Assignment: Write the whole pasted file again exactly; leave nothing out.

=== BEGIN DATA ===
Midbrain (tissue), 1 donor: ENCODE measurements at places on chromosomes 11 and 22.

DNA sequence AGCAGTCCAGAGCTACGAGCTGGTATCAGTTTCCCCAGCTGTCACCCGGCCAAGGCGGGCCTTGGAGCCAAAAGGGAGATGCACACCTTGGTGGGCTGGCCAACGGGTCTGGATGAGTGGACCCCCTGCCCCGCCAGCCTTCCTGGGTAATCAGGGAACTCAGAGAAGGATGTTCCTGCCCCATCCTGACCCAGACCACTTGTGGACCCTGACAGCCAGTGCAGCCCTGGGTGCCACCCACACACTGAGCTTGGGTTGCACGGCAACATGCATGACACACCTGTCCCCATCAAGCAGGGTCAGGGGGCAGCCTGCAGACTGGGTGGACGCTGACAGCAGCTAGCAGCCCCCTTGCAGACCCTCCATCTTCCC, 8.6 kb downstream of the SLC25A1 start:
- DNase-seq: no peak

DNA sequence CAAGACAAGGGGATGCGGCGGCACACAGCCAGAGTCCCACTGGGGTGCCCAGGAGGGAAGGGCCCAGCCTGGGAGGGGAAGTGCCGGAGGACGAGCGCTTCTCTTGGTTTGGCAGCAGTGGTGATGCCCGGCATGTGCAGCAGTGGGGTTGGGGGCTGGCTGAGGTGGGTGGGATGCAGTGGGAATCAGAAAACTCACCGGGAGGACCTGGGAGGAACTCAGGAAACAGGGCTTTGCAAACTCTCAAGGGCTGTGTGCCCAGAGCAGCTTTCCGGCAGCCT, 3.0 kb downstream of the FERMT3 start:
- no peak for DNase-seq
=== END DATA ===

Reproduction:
Midbrain (tissue), 1 donor: ENCODE measurements at places on chromosomes 11 and 22.

DNA sequence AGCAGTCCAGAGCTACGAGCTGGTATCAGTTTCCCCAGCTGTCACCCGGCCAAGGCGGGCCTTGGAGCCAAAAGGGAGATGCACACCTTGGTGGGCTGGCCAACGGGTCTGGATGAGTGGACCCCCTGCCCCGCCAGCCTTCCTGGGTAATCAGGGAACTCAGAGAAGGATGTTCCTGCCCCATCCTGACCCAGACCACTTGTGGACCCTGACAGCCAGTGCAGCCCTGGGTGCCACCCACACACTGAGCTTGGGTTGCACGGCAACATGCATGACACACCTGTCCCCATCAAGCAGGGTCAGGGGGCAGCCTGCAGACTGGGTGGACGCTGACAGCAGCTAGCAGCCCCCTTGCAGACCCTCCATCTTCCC, 8.6 kb downstream of the SLC25A1 start:
- DNase-seq: no peak

DNA sequence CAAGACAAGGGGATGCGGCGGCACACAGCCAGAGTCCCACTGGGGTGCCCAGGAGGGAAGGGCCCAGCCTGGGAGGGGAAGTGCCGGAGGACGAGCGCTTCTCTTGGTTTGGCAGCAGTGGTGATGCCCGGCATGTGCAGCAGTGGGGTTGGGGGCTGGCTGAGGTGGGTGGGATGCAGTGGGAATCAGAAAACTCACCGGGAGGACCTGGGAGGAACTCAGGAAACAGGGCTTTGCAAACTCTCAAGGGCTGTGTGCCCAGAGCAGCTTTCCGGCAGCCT, 3.0 kb downstream of the FERMT3 start:
- no peak for DNase-seq